Secondly, apologies for absence. Life (and, unfortunately, a death) rather ruined my 2016 from the start. Let’s just say that the depression of Brexit and Trump suited my mood perfectly. Hopefully, circumstances will be better when Doctor Who returns.
As such, I’ve only recently been able to catch up with the latest offerings from both Doctor Who and Sherlock. Astonishing they are, and if this is the audacious end for Sherlock I applaud it (While hoping for more, obviously).
From the Abominable Bride thread I congratulate the deductive powers of those that unraveled the plot and pointed out the gender neutrality of the sibling (forum cap goes to @blenkinsopthebrave for that I think) and the astonishing knowledge of ACDs canon from @jimthefish , @bluesqueakpip and others. It was an important episode for me for another reason, as the Bride herself unlocked another aspect of this remarkable series. Unfortunately, I’d spent some time whining about this particular aspect, so the blame is mine for not spotting it earlier. I don’t have the depth of knowledge of the Holmes canon that others do, but I do know a good deal of obscure pop culture.
For if we look at what, at the beginning of Sherlock, Gatiss and Moffat promised to do, they’ve done something stunning. They promised to have fun with the canon and be less reverential than other adaptations. Liberties would be taken, other adaptations referenced and paid tribute to, and the wider cultural impact of ACDs legacy celebrated. And the last one’s the killer.
Reading The Final Problem as taking place in the hitherto established “real world” of BBC Sherlock makes absolutely no sense. As @mudlark says there are too many ridiculous and improbable fictions. Eurus has been able to enslave people with her mind since she was five? Then why did she stay locked up on Sherrinford for so long, if she can escape any time she likes?!?!?
I think considering the world of Sherlock to be the, or a “real world” is a mistake, and one which is possibly the cause of much recent criticism. You see, we are actually forewarned about the nature of this world in A Study in Pink with the play on Mycroft’s identity during their first encounter.
Watson: His enemy?
Mycroft: In his mind certainly. If you were to ask him he’d probably say his archenemy. He does love to be dramatic.
Watson: Well thank god you’re above all that.
It’s a misdirection, obviously – the audience is supposed to think that Mycroft is Moriarty. We then get:
Watson: People don’t have archenemies.
Watson: In real life. People don’t have archenemies.
Holmes: That sounds a bit dull. So what do people have in their real lives?
Watson: Friends, people they like, people they don’t like, boyfriends, girlfriends.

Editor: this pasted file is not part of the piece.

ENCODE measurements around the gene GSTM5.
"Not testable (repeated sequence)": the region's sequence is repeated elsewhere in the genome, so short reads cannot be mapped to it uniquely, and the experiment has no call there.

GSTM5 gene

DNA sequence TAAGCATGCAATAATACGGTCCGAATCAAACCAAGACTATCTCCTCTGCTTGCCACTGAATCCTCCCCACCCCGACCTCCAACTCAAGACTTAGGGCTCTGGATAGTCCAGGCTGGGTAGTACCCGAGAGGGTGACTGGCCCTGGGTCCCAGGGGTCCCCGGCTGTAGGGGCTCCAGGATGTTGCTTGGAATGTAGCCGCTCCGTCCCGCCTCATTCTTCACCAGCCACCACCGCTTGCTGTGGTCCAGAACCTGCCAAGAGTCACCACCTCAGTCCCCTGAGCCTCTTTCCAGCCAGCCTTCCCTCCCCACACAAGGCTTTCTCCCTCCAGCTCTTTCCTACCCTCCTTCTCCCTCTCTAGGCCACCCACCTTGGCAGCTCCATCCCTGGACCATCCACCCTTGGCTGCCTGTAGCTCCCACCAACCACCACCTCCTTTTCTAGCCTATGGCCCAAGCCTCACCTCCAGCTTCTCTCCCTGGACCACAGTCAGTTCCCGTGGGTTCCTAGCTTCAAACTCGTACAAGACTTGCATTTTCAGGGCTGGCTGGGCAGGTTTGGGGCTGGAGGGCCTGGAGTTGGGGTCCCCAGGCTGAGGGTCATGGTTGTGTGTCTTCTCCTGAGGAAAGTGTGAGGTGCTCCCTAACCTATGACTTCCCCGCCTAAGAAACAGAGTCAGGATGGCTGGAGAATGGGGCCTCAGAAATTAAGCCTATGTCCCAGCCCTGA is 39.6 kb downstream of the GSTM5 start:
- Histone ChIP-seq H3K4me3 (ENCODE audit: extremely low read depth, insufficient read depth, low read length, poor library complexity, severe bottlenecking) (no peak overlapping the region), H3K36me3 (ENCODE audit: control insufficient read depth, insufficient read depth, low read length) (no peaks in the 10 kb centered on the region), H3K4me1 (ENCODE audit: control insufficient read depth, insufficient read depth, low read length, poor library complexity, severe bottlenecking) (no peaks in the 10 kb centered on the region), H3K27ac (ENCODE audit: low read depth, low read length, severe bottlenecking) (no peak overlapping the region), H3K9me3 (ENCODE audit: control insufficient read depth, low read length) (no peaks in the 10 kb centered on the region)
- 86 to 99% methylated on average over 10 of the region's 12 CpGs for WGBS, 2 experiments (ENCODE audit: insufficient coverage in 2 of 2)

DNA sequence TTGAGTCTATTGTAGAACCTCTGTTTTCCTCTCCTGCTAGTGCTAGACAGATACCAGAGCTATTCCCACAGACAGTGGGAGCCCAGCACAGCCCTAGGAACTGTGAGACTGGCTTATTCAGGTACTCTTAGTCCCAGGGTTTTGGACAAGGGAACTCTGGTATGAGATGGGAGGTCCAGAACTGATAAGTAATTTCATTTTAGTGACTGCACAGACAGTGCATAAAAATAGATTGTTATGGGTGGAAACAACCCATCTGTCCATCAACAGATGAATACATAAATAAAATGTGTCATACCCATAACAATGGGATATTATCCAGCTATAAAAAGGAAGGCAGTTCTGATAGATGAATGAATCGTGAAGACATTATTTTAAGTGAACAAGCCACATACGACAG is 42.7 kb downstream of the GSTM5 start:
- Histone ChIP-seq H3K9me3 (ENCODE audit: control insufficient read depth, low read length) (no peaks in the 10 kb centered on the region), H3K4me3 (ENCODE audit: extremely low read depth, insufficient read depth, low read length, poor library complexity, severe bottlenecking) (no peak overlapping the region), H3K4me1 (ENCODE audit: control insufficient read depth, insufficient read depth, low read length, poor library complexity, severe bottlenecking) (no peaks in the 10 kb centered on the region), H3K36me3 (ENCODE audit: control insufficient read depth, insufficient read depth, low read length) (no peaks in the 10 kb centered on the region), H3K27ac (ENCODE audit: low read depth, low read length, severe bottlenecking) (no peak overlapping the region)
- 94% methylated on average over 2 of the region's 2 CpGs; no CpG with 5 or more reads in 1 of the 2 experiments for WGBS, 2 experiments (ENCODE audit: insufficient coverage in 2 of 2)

Holmes: Like I said, dull.
Ultimately, Moffat is a fair writer. We know that we aren’t in the real world or real life. We know that Sherlock does have an archenemy. The world of Sherlock is filled with archenemies, supervillains (“See Sherlock battle the monstrous …. Gollum!”), secret government installations conducting genetic experiments, fiends, femme fatales, super spies and, ultimately, Nemesis.
As series 4 starts we are wrapping up our adventures in Spy world (let’s call it for now) after the confrontation with the Bondiest Bond villain imaginable. The tone starts to change and become disturbing and hallucinogenic (as @blenkinsopthebrave notes). The world of Sherlock is being invaded by a disturbing force representing the final inheritor of a mini tour of cultural inheritance. Do we not now see who Eurus represents?
MISS ME? But who is me?
Because Sherlock is being invaded by Doctor Who and Eurus is the Master. Introduced by Terrance Dicks to be (in his own words) the Moriarty to the most Holmes inspired Doctor ever. The Master of disguise. The Master of hypnotism who, when UNIT captured him and locked him up in a prison, takes it over and makes it a convenient headquarters with enslaved servants and all the Clangers he wanted. The Master, whose most recent incarnation came back female when people expected him to be a man. One of the Doctors own people (in Sherlock terms, she’s a Holmes). Someone who knows his secrets and challenges him to see things from his/her point of view.
It’s a brilliant conceit, this Great Game of cultural intertextuality that has overlain Sherlock. Culverton Smith, for example, is one Monster (a serial killer) who represents another. How often do monsters in Who act as a metaphor for the worst of humanity? And through this Great Game we can examine another legacy of ACD – the one that everyone forgets in discussing the great Sherlock Holmes. John Watson.